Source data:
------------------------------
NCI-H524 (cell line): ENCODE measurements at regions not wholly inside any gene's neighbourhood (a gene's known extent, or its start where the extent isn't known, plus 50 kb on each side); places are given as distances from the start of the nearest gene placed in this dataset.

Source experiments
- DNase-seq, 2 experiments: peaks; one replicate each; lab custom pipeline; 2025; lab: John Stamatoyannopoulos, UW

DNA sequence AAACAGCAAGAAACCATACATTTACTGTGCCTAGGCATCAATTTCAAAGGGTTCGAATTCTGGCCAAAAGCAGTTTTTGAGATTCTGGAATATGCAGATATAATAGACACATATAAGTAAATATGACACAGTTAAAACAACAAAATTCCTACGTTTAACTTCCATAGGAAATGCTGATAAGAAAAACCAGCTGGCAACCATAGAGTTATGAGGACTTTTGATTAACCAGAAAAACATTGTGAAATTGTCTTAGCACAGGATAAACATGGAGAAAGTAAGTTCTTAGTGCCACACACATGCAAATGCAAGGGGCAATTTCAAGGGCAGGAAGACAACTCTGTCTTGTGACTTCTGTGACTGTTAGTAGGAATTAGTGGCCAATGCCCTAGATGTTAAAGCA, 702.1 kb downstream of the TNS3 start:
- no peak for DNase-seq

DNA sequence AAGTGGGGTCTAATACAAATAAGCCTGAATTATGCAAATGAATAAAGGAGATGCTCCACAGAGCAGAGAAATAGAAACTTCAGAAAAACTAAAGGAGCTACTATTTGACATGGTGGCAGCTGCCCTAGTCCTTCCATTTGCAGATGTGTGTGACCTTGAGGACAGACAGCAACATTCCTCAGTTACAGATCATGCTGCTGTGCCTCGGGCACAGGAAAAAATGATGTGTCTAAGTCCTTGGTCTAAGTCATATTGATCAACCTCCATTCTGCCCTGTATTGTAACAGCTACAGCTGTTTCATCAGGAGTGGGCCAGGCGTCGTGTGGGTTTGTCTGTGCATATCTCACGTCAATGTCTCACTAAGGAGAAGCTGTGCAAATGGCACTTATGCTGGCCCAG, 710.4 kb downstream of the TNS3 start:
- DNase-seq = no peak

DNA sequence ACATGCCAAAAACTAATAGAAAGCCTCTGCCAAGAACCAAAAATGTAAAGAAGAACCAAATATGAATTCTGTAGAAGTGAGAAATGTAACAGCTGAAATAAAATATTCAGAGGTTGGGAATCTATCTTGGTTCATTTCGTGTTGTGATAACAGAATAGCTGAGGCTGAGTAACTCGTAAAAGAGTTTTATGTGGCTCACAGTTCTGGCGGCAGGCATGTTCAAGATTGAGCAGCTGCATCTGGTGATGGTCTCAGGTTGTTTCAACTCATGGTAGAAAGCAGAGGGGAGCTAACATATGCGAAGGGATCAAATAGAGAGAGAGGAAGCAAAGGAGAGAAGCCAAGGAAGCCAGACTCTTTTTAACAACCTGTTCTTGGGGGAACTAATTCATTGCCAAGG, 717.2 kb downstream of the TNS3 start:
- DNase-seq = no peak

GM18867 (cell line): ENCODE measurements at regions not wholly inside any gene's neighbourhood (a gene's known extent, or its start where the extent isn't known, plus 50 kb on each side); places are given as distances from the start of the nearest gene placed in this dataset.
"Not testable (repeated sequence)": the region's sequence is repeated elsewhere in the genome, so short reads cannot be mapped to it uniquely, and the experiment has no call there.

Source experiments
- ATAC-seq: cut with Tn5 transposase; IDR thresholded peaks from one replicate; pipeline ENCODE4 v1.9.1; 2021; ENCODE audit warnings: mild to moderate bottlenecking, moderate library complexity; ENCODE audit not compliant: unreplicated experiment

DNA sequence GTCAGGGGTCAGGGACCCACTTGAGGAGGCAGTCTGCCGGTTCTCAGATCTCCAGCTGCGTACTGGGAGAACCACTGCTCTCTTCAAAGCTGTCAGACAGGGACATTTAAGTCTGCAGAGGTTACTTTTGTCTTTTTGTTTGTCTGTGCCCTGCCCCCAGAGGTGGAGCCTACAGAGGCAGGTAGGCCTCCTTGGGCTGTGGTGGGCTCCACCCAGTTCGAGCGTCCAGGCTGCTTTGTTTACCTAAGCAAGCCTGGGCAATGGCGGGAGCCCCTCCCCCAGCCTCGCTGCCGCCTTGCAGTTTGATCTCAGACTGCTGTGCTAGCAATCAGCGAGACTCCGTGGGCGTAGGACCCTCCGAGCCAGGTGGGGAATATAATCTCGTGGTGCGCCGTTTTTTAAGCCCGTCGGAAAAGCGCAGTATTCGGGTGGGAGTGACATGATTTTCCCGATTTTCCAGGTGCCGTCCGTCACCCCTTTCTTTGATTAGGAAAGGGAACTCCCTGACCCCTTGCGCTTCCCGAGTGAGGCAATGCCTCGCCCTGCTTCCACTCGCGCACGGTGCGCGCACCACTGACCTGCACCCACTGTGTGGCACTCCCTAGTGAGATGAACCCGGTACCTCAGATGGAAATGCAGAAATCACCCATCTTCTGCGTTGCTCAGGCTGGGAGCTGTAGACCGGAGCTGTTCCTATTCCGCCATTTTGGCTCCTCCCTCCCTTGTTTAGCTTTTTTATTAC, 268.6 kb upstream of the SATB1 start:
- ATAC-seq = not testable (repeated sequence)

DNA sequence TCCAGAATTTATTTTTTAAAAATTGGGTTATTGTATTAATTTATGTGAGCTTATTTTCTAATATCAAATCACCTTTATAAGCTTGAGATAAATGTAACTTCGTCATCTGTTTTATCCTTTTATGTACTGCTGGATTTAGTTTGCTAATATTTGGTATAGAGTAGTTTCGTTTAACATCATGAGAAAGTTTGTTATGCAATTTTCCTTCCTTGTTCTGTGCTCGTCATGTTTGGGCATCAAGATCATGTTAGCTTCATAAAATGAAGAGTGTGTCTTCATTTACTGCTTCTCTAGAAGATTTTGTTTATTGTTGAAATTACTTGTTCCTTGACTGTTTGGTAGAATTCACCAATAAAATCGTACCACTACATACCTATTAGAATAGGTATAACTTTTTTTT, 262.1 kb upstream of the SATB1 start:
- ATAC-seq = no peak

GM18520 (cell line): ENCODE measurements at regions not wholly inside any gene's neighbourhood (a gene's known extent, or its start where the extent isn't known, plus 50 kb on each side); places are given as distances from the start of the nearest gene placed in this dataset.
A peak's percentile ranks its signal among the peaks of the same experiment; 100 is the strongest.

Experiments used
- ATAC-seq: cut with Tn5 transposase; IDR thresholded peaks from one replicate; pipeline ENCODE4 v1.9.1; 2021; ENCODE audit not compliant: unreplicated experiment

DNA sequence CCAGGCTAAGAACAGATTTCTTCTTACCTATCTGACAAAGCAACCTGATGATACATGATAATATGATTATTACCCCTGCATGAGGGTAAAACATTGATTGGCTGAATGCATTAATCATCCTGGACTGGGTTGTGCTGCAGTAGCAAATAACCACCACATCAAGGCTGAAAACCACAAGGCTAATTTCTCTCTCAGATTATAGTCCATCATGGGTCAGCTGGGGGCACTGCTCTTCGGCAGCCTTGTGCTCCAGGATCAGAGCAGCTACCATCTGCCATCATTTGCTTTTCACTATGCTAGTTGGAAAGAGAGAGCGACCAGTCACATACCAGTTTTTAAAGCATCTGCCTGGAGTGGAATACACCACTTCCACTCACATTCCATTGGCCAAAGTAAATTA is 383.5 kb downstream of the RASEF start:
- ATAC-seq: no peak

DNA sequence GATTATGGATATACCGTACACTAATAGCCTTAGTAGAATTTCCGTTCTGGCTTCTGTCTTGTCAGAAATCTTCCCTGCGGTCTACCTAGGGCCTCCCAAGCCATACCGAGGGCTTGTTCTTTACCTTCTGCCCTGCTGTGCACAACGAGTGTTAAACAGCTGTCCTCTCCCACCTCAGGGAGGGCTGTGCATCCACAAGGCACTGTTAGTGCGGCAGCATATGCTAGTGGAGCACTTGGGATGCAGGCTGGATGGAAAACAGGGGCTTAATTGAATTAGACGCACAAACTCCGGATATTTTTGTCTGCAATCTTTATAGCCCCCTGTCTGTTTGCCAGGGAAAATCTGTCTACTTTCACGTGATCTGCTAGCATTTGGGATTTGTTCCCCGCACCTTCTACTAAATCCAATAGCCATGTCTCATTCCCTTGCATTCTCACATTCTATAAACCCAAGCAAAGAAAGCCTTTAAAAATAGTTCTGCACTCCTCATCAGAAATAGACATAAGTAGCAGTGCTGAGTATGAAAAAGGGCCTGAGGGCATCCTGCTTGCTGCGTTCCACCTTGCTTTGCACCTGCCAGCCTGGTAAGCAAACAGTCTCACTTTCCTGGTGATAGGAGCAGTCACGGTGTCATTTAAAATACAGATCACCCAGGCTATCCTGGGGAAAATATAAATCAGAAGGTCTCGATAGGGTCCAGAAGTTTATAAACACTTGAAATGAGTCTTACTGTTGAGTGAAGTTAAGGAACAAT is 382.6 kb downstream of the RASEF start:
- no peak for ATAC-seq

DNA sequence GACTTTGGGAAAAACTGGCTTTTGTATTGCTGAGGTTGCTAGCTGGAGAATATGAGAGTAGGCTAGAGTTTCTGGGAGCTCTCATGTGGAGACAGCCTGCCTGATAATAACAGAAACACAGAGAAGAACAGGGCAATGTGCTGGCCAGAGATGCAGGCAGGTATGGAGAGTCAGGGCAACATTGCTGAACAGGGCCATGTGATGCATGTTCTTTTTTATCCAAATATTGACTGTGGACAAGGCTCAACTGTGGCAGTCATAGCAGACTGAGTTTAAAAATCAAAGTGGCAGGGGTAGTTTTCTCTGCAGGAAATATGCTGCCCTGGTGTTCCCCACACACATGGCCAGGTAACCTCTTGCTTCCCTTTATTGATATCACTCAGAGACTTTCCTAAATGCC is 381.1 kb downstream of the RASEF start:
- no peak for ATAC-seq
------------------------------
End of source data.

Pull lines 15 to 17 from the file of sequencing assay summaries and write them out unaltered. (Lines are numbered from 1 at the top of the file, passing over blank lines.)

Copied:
- ATAC-seq = not testable (repeated sequence)

DNA sequence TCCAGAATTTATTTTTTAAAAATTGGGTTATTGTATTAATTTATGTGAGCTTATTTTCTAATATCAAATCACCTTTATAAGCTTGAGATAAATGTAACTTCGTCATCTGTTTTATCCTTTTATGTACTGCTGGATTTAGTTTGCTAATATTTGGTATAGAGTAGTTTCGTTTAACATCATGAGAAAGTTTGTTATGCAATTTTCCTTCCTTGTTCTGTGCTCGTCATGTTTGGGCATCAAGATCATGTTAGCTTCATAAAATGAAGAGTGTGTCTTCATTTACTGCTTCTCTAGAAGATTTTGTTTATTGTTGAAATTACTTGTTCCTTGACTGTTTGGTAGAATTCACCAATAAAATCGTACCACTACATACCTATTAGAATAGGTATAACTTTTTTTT, 262.1 kb upstream of the SATB1 start:
- ATAC-seq = no peak